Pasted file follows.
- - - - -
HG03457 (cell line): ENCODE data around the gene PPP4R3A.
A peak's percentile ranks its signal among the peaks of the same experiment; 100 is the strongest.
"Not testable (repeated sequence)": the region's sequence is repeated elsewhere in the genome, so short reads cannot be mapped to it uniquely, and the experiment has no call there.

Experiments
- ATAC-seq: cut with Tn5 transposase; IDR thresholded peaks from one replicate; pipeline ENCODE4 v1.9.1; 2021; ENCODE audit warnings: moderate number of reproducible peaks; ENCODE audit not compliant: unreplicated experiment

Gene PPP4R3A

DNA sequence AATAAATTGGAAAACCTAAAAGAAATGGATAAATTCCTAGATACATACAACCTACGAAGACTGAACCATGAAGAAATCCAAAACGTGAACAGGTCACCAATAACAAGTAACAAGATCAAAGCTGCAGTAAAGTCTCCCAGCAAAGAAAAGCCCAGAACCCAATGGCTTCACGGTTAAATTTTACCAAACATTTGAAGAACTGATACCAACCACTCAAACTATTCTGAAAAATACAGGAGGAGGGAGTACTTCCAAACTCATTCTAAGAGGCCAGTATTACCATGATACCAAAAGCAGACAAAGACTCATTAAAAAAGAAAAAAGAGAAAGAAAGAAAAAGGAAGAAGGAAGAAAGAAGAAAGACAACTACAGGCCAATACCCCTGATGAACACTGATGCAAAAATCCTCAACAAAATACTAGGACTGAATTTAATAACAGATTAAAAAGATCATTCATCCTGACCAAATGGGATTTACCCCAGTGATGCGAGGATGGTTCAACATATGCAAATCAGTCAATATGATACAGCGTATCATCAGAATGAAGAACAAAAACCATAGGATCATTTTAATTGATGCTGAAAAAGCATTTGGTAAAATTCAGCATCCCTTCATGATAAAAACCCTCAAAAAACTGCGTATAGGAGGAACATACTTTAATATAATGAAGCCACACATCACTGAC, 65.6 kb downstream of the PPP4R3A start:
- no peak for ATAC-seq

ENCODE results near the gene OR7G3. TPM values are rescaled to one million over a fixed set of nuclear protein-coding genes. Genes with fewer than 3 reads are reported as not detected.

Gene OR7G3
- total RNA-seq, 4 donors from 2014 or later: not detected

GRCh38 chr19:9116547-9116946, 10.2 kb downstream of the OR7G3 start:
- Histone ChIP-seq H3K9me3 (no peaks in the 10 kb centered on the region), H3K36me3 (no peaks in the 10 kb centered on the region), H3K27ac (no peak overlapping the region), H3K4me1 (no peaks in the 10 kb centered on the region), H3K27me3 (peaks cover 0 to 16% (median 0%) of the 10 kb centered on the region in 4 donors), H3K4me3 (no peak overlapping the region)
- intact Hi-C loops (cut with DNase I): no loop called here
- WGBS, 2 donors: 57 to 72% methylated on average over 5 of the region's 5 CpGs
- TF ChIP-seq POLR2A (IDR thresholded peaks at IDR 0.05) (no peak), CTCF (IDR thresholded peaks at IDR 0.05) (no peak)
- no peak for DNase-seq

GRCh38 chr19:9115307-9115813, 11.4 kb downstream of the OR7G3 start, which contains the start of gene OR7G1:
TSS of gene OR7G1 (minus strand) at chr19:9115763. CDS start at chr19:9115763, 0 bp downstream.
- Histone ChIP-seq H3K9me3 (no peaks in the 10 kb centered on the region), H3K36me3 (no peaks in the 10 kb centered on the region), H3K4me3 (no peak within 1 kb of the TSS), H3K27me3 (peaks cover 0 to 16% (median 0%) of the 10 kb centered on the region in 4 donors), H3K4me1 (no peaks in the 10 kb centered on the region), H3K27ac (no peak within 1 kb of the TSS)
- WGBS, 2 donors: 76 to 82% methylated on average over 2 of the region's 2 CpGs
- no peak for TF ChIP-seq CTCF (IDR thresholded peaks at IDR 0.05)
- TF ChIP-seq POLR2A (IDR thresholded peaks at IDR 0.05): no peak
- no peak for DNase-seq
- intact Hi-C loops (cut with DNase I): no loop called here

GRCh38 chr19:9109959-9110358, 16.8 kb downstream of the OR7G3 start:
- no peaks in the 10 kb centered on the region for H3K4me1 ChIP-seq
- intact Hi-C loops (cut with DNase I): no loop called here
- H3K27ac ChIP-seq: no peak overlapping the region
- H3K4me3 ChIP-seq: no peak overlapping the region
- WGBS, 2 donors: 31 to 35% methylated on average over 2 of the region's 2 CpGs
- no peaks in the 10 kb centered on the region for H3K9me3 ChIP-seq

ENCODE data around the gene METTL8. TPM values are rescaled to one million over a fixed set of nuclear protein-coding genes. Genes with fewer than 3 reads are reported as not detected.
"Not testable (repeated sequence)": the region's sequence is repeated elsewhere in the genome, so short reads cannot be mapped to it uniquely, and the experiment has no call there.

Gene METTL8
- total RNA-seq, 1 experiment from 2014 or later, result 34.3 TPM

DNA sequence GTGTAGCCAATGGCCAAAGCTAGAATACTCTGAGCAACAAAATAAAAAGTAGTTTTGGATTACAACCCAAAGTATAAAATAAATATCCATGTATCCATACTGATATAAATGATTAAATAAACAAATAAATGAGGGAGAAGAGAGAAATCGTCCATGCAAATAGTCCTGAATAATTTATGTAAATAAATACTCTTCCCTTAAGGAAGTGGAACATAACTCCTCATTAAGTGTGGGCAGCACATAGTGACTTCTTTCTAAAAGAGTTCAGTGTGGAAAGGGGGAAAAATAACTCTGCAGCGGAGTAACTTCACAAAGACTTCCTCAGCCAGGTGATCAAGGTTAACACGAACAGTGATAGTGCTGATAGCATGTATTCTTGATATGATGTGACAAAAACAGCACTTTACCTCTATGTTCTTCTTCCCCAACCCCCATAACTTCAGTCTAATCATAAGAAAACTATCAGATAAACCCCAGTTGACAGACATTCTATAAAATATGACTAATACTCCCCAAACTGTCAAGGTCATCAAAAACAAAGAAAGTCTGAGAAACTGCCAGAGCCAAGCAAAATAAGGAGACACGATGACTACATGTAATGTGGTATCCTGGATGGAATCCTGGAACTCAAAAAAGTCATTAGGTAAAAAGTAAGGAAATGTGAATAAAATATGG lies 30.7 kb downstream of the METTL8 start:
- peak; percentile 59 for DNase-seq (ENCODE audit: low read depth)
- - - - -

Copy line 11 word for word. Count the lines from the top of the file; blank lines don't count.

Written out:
- total RNA-seq, 4 donors from 2014 or later: not detected